What we’re seeing now, many will say, is a result of Ryu being fully healthy for the first time in a long time. He said the Dodgers “knew when they signed me I wasn’t 100 percent in terms of my body condition and health-wise,” alluding to the shoulder soreness that occasionally crept in early on. Getting that corrected, and pitching pain-free for perhaps the first time since coming to the United States, might be the biggest reason Ryu has emerged as a dominant figure.

But it isn’t the only one.

Step 2: Expand

A pattern began to develop early in Ryu’s career. He was elite at throwing fastballs and changeups thrown arm-side, so right-handed hitters began selling out on those outside-corner pitches in hopes of doing damage. He needed a pitch firm enough to run in on right-handed hitters and keep them honest.

Ryu’s slider was inconsistent, so longtime Dodgers pitching coach Rick Honeycutt suggested he try a cutter. The mechanics were basically the same; all he had to do was alter the grip. The time spent recovering from surgery presented an opportunity for both of them to explore this further, studying the way CC Sabathia used his cutter to both sides of the plate. Ryu grasped it instantly. Over time, he learned how to manipulate the pitch to give it more depth when necessary.

“You ask him to do something, he can do it,” Honeycutt said. “He can do whatever he wants with the ball.”

When Ryu returned in 2017, he was suddenly a five-pitch pitcher. He had his three staples — the four-seam fastball, the changeup and the curveball. But he also had the cutter, a pitch he has thrown 20 percent of the time over the past three years. And he also developed a two-seam fastball, a product of studying the way Dallas Keuchel uses the pitch to bust left-handed hitters inside.

Ryu can throw all of them, in any count, to all four quadrants of the strike zone — a devastating arsenal, even though the vast majority of them travel less than 90 mph.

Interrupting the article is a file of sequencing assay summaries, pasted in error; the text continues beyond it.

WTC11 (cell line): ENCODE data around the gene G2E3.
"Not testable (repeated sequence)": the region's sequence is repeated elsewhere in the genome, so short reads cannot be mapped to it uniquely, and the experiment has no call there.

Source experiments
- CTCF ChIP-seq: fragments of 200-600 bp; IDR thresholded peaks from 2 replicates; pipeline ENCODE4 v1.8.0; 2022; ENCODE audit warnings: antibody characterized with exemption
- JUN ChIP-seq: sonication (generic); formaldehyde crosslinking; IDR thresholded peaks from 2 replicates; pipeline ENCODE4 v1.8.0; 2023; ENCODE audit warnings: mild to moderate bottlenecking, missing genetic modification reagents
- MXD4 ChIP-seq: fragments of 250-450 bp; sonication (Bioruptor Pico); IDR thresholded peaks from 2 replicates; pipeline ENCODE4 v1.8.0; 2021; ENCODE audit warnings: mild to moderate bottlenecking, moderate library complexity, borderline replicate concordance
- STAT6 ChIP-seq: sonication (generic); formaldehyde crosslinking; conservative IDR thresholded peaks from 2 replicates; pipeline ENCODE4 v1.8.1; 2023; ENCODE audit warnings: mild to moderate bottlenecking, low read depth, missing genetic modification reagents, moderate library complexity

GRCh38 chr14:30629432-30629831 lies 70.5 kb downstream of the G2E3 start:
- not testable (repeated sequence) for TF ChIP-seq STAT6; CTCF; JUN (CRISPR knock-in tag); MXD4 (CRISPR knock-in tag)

In the words of teammate Ross Stripling: “Hyun-Jin doesn’t have a fastball count.”

Step 3: Evolve

Ryu tore his groin muscle off the bone during a start in Phoenix last May. He carried a 2.12 ERA to that point, but would be sidelined for 15 weeks, yet another setback in a mounting list of them.

Honeycutt took it as an opportunity for Ryu to evolve further.

Ryu was probably the best on the staff at reading hitters’ swings, a skill that enabled him to quickly assess how they reacted to certain pitches. He also had a photographic memory for sequences, which allowed him to constantly change his patterns. And so Ryu usually just relied on feel when he pitched, never necessarily scouting his opponents ahead of time.

“Just like in anything that you study, it’s way better to learn actively rather than passively,” Ryu said. “My first couple years, I was more of a passive learner, just trying to learn about the hitters from others. But the last two years, I’ve been more active studying these hitters, and I think that resulted in better pitch sequence and just attacking the hitters in general and getting to know them. That really helped my game incredibly.”

Honeycutt began by giving Ryu his notes to work off while watching other pitchers’ starts. He wanted him to build a foundation of knowledge before meeting with his catcher. He wanted him to take ownership of his starts.

Of utmost importance was having an idea for how to exploit tendencies to begin and finish at-bats, to formulate a plan for how to attack certain hitters when working ahead and behind counts. The next layer was learning how opponents changed their tendencies when given opportunities to drive in runs. Ryu is excelling in that situation. He sports a 3.38 ERA with runners in scoring position this season, easily the lowest mark in the major leagues. Second-best is Max Scherzer — with a 6.44 ERA.

Since coming back from that groin injury on Aug. 15, 2018, Ryu has allowed 32 earned runs in 161⅔ regular-season innings.

One-hundred and twenty-six pitchers have allowed more runs this season alone.

“You’re seeing him very motivated,” Honeycutt said. “He worked hard to get himself back, and now he’s very in tune with what he wants to do in the game.”